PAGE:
Merry Christmas: The Complete Columbia Christmas Recordings 1963-1966
The New Christy Minstrels
Real Gone Music
Review by David Bowling
The New Christy Minstrels were the brainchild of Randy Sparks who formed the group in 1961. It was unique as it was a rare folk group consisting of ten members. During its early existence a number of well-known artists passed through its ranks including Kenny Rogers, Barry McGuire, Gene Clark, Larry Ramos, and Kim Carnes. They represented the light pop side of the 1960s folk revival and were not received well by the anti-war and counterculture movements of the day. They did find an easy listening type audience as during the 1960s their albums sold tens-of-millions of copies.
The career of The New Christy Minstrels has now spanned over five decades. Real Gone Music has just re-released the two Christmas albums they recorded for the Columbia label complete with five bonus tracks. The included booklet gives a fine history of the band and recording sessions.
Merry Christmas, released during 1963, is the superior of the two albums. The original group was mostly intact and they had created a tight sound due to nearly three years of constant touring and recording.
It was a folk approach that relied on more obscure tunes than the normal Christmas release at the time. Randy Sparks composition, “Parson Brown (Our Christmas Dinner)” may sound a little dated today but it captured the Christmas innocence of the early 1960s well. “Sing Hosanna Hallelujah, a reworking of the folksong “Greenland Whale Fisheries,” and “Beautiful City” are inspiring up-tempo pieces that present the strongest side of the group.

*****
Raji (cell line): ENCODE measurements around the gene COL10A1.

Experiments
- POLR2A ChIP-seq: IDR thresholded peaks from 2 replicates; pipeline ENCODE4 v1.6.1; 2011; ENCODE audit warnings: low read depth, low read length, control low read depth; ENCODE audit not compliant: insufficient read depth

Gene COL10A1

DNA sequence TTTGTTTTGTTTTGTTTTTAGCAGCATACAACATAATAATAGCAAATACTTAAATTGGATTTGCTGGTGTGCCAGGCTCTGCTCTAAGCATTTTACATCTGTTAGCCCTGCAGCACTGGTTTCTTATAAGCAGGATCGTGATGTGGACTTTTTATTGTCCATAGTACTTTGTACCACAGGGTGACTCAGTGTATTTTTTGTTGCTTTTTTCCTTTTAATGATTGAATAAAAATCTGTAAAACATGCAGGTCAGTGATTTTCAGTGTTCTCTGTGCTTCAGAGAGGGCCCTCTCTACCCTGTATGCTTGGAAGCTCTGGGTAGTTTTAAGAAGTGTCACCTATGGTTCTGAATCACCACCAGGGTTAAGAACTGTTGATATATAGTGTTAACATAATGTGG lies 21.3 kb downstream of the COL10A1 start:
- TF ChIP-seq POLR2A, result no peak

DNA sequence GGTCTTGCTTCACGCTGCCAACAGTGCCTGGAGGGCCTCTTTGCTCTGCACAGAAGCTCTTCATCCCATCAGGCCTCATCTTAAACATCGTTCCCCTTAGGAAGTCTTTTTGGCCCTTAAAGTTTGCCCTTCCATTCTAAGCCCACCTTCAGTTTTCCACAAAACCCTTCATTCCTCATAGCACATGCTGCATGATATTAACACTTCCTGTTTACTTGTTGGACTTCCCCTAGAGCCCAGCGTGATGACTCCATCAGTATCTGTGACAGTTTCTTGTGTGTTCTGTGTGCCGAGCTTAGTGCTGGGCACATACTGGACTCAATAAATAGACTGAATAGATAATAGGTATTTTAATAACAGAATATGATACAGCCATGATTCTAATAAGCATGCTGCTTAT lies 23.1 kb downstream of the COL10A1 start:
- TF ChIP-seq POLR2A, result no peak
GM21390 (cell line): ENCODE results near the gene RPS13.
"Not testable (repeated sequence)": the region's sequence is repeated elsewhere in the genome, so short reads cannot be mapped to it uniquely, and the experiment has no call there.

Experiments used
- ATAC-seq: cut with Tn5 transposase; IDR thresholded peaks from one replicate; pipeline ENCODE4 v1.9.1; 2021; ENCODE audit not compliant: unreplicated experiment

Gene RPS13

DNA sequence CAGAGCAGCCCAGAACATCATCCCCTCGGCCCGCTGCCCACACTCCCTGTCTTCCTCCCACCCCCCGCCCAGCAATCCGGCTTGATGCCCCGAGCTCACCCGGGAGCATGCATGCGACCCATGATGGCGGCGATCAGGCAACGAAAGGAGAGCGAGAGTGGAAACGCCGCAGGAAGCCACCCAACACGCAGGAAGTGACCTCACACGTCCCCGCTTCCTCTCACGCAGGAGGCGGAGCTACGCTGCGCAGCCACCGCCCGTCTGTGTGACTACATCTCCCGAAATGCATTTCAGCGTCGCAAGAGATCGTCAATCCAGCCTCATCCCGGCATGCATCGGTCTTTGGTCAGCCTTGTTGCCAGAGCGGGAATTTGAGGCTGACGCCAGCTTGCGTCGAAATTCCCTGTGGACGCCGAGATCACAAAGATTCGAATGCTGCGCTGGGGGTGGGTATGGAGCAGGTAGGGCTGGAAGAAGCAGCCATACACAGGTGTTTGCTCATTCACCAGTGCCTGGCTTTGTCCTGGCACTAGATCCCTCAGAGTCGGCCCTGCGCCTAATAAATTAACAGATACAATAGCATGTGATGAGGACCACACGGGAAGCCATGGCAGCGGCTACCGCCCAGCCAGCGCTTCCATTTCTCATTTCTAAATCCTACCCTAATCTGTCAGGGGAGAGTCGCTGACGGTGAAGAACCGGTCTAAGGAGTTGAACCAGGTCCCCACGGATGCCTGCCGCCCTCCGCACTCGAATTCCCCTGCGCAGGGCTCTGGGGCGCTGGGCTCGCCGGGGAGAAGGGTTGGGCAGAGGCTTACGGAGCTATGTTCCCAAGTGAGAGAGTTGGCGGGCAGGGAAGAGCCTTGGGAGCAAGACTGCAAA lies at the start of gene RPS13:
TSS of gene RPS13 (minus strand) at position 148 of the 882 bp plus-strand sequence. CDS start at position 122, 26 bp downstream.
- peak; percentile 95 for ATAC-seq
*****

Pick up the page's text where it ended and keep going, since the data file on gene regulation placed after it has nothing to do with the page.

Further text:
The best of the bonus tracks is a medley of three European carols that was originally released on a Goodyear compilation album. “Joseph Dear Joseph Mine,” “Snow In The Streets,” and “Wassail Wassail All Over The Town” have all the voices combining to bring the album to a fitting conclusion.
Christmas With The Christies is not nearly as strong. All ten members of the 1963 group were gone and their replacements were not as tight vocally. They try to move from their folk roots in a folk/rock, light jazz, and pop direction with mixed results. The group at this point in their career had become more of a variety show act and this was a handicap in the studio.
They relied more on classic Christmas songs and tunes such as “White Christmas,” “Silver Bells,” “The Little Drummer Boy,” and “Silent Night” paled next to many orher versions of the day. They tried to be creative but the bongos on “Do You Hear What I Hear” are quite a stretch.
Merry Christmas: The Complete Columbia Christmas Recordings 1963-1966 is an album from a different era. The New Christy Minstrels were little dated even at the height of their career. Their material still has an attractive quality to it even if it is not essential.